Sources: YouTube, Worldometers, Statista, CNBC

Daily active users (DAUs)

Daily active user statistics relate to YouTube usage on any given day. While monthly stats give a good idea of the overall user base, daily figures can show how many people log on to YouTube as part of their everyday routine.

  • 62% of U.S. YouTube users access the site daily. This amounts to more than 122 million people.
    62% of U.S. YouTube users access the site daily
  • Worldwide, users watch more than 1 billion hours of content every day.
  • An average visitor spends 16 minutes and 44 seconds per day on YouTube.
  • Daily statistics for creators show the sheer scale of YouTube. Each minute, more than 500 hours of new content is uploaded. That’s 720,000 hours of new videos per day.

Sources: Statista, YouTube, Alexa

YouTube’s user growth

YouTube currently has over 2 billion users. Which means close to half of the global online population are YouTube users. So how did the video sharing platform get to this point?

There isn’t any official consolidated data on YouTube’s user growth rate over time, but we can get a reasonable idea by pulling various sources together. Here are some milestones in terms YouTube’s user growth.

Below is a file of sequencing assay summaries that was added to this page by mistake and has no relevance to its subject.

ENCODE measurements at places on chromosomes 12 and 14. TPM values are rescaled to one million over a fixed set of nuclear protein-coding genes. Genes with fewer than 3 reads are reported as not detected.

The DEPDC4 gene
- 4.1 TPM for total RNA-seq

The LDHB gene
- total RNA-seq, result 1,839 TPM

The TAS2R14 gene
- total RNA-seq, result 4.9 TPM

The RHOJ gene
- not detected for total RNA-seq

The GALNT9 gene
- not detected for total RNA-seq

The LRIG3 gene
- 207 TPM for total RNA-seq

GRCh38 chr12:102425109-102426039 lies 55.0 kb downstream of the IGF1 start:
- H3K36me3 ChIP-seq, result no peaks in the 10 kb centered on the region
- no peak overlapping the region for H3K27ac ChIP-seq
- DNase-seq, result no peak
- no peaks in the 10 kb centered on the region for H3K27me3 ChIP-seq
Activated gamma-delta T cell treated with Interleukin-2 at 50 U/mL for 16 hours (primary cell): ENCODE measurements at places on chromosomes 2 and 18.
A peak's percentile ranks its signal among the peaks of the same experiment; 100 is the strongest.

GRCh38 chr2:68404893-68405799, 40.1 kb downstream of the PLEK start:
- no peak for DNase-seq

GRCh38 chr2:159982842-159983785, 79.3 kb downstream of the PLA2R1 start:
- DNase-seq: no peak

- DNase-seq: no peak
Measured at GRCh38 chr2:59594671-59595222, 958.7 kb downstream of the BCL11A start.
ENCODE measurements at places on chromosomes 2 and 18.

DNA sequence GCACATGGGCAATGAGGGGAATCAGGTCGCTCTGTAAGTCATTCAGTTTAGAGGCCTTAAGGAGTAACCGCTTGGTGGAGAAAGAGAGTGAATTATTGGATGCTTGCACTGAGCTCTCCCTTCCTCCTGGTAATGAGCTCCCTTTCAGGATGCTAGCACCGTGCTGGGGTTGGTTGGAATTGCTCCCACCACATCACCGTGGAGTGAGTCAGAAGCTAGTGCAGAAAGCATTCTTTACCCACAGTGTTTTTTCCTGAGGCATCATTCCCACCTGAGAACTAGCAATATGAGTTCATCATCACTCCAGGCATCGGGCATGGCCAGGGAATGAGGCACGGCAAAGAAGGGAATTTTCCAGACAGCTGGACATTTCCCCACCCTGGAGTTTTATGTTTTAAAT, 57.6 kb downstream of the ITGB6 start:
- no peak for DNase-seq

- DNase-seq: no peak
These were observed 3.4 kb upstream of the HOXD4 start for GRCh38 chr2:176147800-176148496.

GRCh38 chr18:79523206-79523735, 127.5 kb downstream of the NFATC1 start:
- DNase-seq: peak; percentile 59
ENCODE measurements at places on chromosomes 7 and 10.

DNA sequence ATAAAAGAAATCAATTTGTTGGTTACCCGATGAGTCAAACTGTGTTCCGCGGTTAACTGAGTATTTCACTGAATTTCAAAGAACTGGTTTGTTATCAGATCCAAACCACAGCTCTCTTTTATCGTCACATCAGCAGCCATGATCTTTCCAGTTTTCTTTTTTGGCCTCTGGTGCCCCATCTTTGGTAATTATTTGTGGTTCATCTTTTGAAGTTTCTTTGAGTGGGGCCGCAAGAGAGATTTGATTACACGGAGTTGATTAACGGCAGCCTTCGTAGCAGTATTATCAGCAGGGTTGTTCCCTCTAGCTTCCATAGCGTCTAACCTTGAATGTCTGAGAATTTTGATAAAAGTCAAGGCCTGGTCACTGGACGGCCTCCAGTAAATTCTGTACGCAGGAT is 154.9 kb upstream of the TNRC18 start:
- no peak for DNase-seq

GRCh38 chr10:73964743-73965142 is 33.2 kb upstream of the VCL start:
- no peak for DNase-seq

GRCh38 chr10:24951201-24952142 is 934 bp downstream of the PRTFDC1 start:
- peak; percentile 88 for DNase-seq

Year Users Per Month
2006 20 million
2008 160 million
2012 800 million
2013 1 billion
2014 1.3 billion
2020 2 billion

YouTube currently ranks 2nd overall in terms of overall traffic. The only website to receive more traffic is that of its parent company, Google.

Sources: USAToday, Core, The New Yorker, CNBC, SiliconBeat, YouTube, Alexa

YouTube Users by Country

YouTube is localized in over 100 countries. It can also be used in 80 different languages. Clearly, the video sharing platform has become a truly global phenomenon. But how do usage statistics break down by country?

India has the most active YouTube users. At least 225 million people living in India are YouTube users – that’s around 16% of the population. The USA comes in second on raw user count, but that translates to a much higher proportion of the country.

YouTube users by country

Almost 73% of the entire US population aged 15+ are users, rising to 77% among 15-35 year-olds.

Here are the top five countries by total estimated number of YouTube users:

Country YouTube Users
India 225 million
USA 197 million
Brazil 83 million
Japan 60 million
Russia 58 million